Singapore firm in spotlight over $2.5b 'stolen' from Nigeria

Assets linked to cash allegedly taken by late dictator Abacha

Late ruler Sani Abacha (above) is said to have ordered the money's removal, supposedly for security reasons.
Late ruler Sani Abacha (above) is said to have ordered the money's removal, supposedly for security reasons.

A Singapore connection to US$2 billion (S$2.5 billion) which may have been swiped from his country's coffers by late Nigerian dictator Sani Abacha has came under scrutiny in a London court.

The court has ordered a continued freeze on assets sought by the US government which are linked to 11 parties, including two in Singapore - Blue Holdings(1) and Blue Holdings(2).

In 2012, the Nigerian government asked for US assistance to get back the stolen money, under the UN Convention against Corruption. More than US$1.2 billion has been recovered by the west African country so far.

The United States alleges these assets originated from corrupt misappropriations by Abacha and his relatives or associates which were then laundered and are liable to be seized.

The US is seeking the injunction in a British court as five of the 11 are London-based banks and financial institutions alleged to be holding assets for six defendants. No allegations of wrong-doing have been made against these institutions. The US had applied to renew an injunction first issued in February until a court hearing in the US rules on the theft allegations.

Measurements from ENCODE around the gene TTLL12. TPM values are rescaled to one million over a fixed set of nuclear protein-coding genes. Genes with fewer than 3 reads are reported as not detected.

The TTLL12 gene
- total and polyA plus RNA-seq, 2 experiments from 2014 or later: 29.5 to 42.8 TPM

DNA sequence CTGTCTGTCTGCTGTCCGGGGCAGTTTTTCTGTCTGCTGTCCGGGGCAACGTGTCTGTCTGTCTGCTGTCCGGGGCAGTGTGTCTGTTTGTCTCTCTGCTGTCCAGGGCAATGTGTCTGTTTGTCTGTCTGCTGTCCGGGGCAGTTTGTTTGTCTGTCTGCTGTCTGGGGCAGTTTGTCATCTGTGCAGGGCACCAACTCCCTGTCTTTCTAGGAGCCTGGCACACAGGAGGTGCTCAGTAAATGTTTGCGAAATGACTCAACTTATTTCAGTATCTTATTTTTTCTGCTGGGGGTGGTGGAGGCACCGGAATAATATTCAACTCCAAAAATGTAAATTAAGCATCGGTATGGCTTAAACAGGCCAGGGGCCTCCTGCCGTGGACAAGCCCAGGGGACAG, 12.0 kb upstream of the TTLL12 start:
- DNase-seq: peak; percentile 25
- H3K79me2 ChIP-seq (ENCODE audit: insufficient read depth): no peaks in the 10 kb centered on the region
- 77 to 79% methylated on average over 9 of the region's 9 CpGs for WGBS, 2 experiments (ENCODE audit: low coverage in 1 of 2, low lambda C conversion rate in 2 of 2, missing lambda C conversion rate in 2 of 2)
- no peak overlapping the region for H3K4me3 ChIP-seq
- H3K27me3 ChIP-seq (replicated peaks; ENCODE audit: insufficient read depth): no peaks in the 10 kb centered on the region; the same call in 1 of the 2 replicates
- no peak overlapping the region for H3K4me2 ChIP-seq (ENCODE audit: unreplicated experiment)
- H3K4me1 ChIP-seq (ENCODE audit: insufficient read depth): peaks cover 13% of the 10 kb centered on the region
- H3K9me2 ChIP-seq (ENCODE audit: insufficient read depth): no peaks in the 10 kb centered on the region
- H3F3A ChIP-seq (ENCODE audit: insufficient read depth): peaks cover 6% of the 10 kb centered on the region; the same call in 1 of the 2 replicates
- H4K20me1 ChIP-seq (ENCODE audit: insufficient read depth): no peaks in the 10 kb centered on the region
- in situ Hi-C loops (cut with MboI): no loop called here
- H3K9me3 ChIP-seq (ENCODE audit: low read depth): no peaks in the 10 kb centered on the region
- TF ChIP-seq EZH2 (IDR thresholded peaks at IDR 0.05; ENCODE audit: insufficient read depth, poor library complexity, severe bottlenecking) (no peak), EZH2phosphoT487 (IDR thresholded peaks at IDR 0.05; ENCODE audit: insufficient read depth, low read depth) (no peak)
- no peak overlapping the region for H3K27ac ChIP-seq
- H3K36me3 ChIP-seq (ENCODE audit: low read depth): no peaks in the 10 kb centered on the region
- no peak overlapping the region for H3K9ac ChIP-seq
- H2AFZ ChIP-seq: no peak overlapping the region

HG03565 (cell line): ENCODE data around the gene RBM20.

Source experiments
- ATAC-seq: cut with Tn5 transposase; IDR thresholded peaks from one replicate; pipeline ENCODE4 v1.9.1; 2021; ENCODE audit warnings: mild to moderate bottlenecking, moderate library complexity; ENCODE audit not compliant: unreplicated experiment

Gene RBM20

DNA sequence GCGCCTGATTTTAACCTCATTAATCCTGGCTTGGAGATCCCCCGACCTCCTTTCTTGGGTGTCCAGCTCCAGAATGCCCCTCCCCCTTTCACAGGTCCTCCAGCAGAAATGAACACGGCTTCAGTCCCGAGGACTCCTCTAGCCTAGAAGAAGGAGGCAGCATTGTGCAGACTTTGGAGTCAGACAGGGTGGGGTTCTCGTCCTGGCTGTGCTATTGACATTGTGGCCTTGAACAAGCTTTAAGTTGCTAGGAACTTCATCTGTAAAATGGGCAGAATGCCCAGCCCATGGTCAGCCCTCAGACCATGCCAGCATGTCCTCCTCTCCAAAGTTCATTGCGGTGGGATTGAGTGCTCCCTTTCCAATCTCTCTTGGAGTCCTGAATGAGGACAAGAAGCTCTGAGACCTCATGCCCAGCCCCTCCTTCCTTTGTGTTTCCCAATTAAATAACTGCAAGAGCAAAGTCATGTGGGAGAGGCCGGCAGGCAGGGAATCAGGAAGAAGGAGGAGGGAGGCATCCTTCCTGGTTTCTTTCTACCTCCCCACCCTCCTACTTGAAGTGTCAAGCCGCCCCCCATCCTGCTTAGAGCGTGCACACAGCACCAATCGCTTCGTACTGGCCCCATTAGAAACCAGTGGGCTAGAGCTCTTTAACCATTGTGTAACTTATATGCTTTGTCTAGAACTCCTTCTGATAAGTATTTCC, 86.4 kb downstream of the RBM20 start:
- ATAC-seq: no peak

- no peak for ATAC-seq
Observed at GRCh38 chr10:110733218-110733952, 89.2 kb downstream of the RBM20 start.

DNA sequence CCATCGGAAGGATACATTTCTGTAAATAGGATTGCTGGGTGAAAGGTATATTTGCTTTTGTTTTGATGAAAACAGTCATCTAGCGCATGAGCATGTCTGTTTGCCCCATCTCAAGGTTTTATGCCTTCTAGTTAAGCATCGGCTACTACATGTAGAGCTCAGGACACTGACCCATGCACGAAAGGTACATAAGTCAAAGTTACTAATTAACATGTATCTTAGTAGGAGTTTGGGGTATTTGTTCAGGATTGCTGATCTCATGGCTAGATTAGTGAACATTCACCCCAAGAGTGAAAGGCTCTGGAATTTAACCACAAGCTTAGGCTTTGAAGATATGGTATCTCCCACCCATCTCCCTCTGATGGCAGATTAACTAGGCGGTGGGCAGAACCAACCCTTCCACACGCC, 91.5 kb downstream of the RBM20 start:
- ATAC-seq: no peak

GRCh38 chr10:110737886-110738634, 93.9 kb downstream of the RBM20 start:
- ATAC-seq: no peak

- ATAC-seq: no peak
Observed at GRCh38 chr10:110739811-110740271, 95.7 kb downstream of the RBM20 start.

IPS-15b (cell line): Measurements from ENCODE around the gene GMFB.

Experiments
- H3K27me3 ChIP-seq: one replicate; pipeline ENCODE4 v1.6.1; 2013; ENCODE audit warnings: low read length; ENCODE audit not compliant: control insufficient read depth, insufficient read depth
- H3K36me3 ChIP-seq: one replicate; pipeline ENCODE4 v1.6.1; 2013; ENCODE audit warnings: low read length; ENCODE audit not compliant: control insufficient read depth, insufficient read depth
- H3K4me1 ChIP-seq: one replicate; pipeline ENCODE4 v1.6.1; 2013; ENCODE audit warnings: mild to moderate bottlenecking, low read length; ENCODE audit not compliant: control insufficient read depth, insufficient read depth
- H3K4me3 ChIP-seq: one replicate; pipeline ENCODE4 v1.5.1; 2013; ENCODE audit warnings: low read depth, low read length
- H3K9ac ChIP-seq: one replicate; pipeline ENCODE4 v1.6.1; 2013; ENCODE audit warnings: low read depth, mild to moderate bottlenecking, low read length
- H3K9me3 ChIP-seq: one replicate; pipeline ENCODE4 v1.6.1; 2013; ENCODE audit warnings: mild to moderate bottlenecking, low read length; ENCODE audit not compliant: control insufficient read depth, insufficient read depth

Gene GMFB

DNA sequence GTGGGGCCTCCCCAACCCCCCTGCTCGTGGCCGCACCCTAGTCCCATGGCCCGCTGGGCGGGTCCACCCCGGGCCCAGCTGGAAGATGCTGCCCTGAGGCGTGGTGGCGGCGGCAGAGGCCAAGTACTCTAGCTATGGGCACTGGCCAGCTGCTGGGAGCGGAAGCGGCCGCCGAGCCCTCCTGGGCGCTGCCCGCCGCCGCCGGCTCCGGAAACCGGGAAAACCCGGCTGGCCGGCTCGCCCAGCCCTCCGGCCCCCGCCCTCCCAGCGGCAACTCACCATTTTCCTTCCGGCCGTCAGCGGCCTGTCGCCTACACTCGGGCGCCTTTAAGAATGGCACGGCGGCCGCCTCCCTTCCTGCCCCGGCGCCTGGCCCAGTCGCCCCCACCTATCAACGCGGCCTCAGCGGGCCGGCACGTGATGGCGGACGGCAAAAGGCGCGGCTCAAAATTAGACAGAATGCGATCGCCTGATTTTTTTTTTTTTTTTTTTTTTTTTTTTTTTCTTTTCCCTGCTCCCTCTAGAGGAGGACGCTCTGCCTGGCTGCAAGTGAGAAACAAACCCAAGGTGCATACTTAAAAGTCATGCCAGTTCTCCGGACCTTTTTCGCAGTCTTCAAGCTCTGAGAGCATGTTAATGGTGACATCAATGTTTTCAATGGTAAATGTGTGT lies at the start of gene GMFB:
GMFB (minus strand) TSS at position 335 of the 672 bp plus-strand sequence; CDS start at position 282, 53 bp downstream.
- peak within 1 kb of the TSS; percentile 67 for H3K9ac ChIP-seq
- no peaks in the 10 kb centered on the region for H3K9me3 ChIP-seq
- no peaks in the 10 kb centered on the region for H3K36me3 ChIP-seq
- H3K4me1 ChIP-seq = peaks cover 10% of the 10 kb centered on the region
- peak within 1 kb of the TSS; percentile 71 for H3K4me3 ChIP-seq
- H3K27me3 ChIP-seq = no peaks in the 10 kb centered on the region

Abacha ruled Nigeria as de facto president from 1993 until he died, amid murky circumstances, of a heart attack in 1998 aged 54.

The US claims the money was stolen in a "Security Votes Fraud" from the Central Bank of Nigeria under cover of orders from Abacha.

The orders were falsely approved on the basis that the money might be needed for emergency security reasons.

In judgment grounds released on Wednesday, British High Court judge Richard Field held it "not in dispute" that proceeds from the fraud could be traced to assets held by Blue Holdings, which lists its address as Penang Road. The assets were in accounts at two London wealth management firms.

The 11 defendants include the late leader's son, Mr Mohammed Sani Abacha, 46, and Mr Abubakar Atiku Bagudu, 52, who is an associate of both father and son. Other parties include the Ridley Group and Mecosta Securities, located elsewhere.

The US alleges Mr Abacha and Mr Bagudu took assets belonging to Nigeria on the late president's orders, or on their own, out of the country, and now control them.

Mr Bagudu is a senator in the Nigerian Parliament. His brother Ibrahim is director of Blue Holdings - investment holding companies with total share capital of almost ¤100 million (S$172million) according to company records. The two companies are owned by a trust for the benefit of Mr Bagudu's family, said the judge.

Blue Holdings' lawyer, Queen's Counsel Paul Stanley, argued among other things that it would be "wholly inconsistent" for the US to forfeit the assets of Blue Holdings since Mr Bagudu had already entered a settlement with the Nigerian government on behalf of the Nigerian people.

But Justice Field ruled that even if there were a settlement agreement, it would not be "inexpedient" to keep freezing the assets, "in order to hold the ring", until the outcome of the US court case is determined. He said it was for the US court to decide if the settlement is a defence or if the assets should be part of the claim.

"Corruption, like other types of fraud, is a global problem and it and its consequences are only going to be dealt with effectively if there is cooperation and assistance not only between the governments of states but also between the courts of different national jurisdictions," said Justice Field.

Blue Holdings, via company secretary Lisa Cumberbatch, declined to comment when contacted by The Straits Times.

Join ST's WhatsApp Channel and get the latest news and must-reads.